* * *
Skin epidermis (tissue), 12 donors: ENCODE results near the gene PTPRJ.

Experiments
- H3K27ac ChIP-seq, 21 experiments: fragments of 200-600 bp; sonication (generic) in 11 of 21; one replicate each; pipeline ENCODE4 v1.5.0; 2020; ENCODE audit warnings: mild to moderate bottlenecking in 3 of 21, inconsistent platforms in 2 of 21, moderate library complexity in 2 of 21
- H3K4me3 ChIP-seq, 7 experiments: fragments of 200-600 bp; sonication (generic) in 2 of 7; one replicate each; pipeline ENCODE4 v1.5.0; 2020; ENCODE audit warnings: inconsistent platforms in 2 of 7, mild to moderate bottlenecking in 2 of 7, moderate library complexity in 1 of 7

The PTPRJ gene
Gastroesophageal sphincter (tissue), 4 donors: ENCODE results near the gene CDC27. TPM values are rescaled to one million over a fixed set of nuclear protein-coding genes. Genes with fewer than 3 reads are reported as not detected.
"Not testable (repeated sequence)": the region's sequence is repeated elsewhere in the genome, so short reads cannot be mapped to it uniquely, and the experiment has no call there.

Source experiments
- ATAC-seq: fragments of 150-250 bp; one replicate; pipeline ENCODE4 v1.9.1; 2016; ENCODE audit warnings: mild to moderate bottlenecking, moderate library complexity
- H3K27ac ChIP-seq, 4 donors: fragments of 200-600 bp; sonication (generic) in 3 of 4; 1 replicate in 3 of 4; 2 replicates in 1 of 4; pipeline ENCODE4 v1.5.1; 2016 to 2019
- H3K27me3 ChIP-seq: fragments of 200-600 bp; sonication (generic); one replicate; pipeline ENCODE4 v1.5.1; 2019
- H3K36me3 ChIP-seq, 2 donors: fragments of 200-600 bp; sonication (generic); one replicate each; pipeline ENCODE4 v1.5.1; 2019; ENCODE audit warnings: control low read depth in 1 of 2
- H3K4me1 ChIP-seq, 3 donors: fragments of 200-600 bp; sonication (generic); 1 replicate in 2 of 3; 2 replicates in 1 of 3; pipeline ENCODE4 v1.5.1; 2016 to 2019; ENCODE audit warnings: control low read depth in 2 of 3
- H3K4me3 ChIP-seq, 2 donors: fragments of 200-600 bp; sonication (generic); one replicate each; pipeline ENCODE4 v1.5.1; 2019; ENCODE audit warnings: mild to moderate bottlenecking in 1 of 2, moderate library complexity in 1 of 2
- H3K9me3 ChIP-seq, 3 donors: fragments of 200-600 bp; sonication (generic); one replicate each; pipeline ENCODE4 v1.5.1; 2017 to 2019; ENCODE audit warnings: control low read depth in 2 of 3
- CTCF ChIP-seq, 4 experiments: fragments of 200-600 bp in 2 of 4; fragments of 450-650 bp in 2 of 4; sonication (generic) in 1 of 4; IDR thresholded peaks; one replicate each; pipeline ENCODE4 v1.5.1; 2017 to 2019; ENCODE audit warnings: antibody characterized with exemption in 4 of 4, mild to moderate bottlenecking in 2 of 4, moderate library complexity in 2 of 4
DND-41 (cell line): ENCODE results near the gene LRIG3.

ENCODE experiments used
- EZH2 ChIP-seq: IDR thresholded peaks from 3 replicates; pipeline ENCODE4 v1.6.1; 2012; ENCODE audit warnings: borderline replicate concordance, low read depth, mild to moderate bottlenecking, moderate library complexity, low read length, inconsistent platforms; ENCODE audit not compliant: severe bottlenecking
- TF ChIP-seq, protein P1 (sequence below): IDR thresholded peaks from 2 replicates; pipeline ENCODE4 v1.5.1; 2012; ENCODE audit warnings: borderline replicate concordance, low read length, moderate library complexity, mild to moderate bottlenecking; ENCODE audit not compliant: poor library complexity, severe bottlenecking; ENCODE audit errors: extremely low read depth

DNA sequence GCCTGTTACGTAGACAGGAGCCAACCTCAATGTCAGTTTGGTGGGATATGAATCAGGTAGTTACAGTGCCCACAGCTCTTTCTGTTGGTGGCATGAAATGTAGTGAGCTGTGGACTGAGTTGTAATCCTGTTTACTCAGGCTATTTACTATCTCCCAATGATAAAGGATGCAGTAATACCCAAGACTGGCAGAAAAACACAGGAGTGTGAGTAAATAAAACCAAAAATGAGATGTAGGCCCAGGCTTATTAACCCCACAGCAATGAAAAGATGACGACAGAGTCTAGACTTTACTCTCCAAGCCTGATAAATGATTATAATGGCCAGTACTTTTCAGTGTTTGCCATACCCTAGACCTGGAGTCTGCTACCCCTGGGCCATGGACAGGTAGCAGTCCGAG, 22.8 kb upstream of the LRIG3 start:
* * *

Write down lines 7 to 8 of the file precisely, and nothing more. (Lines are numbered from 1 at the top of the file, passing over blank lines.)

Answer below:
"Not testable (repeated sequence)": the region's sequence is repeated elsewhere in the genome, so short reads cannot be mapped to it uniquely, and the experiment has no call there.

Source experiments